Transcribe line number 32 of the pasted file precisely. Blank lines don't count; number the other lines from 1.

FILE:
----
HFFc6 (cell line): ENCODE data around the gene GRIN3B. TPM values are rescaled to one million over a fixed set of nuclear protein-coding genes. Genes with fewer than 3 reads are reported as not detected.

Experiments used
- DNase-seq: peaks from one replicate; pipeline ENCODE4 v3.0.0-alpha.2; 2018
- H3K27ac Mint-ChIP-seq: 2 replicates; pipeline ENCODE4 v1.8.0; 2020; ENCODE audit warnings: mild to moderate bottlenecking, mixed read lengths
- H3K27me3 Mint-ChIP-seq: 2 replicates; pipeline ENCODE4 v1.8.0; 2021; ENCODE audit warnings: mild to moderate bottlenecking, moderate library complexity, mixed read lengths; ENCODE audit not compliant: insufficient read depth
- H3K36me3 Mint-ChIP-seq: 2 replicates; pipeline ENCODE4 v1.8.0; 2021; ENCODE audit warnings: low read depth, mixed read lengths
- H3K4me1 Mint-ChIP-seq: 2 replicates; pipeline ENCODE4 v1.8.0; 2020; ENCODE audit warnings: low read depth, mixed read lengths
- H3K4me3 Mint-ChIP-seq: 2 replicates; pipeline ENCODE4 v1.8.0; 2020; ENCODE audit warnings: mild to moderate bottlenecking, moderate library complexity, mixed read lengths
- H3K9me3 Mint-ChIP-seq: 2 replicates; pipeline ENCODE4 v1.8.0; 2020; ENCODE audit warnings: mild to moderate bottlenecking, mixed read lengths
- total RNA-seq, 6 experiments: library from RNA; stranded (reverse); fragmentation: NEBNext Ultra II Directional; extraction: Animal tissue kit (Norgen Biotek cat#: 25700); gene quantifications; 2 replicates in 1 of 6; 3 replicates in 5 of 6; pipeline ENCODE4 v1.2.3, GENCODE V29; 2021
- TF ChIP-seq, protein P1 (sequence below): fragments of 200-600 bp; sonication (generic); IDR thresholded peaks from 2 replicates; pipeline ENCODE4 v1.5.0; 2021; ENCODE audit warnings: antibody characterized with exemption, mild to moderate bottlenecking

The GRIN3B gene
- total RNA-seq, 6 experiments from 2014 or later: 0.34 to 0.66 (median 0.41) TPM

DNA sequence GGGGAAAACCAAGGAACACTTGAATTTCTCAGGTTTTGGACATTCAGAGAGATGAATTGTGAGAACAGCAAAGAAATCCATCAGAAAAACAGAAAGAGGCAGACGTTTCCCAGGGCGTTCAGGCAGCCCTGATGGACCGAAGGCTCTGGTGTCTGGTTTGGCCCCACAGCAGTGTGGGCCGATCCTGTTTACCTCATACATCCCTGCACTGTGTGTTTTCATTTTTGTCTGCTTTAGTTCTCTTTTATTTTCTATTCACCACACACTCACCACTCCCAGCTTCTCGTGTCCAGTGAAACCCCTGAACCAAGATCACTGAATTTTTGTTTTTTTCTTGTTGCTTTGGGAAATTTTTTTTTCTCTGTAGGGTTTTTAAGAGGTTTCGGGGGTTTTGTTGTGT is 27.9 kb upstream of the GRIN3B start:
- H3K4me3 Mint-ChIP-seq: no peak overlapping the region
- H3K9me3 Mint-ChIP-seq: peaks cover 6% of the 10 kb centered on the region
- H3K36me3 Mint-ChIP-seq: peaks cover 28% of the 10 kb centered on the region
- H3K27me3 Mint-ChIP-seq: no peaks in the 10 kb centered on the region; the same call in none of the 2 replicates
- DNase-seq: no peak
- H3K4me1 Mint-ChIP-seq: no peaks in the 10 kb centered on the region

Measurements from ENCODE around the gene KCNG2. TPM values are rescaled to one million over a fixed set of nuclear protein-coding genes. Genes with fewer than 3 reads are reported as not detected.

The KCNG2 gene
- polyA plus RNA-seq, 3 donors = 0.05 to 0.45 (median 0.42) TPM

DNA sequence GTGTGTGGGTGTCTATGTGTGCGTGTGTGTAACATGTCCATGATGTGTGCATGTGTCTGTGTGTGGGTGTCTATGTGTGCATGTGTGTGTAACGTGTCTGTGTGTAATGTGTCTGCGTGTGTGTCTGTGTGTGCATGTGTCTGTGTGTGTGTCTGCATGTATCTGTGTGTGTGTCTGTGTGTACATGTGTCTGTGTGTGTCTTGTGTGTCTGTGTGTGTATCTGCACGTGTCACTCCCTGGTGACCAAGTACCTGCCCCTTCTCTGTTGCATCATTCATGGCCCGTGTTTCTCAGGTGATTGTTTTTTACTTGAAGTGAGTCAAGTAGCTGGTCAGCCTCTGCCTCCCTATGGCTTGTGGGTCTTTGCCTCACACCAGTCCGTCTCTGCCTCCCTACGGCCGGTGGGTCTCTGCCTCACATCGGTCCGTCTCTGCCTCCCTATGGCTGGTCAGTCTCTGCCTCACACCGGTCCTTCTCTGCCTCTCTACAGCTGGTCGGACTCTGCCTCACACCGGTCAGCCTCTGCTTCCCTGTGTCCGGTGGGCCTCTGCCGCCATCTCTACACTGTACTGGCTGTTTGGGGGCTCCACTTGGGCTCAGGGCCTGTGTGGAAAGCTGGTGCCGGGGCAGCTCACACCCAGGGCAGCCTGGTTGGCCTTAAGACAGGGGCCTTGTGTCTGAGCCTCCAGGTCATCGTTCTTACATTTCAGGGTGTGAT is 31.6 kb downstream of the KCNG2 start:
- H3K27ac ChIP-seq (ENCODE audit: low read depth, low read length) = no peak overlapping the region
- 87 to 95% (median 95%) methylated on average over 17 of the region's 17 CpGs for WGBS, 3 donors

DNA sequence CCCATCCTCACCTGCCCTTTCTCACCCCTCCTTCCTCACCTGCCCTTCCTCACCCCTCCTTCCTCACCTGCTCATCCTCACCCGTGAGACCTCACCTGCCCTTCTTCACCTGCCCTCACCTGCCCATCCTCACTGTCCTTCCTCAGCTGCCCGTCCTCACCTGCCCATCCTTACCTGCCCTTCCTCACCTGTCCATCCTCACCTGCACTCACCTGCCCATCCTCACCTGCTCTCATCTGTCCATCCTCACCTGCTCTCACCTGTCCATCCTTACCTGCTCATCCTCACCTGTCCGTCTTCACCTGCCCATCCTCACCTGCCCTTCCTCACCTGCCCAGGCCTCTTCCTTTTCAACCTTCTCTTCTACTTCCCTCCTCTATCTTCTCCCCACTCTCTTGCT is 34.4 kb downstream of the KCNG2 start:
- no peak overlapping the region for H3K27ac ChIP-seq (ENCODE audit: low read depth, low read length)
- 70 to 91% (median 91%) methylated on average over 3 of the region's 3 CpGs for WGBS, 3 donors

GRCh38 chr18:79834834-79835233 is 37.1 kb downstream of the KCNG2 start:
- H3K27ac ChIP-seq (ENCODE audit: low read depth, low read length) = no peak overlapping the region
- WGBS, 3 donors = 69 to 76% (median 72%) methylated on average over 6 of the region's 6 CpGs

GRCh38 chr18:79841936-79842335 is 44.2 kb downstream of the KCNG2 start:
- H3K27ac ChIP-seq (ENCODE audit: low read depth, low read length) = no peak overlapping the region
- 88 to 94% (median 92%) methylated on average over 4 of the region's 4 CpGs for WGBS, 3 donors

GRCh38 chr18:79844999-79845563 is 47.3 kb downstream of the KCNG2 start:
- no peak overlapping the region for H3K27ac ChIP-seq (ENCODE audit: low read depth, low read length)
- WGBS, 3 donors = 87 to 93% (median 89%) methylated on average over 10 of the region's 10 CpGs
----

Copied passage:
- WGBS, 3 donors = 69 to 76% (median 72%) methylated on average over 6 of the region's 6 CpGs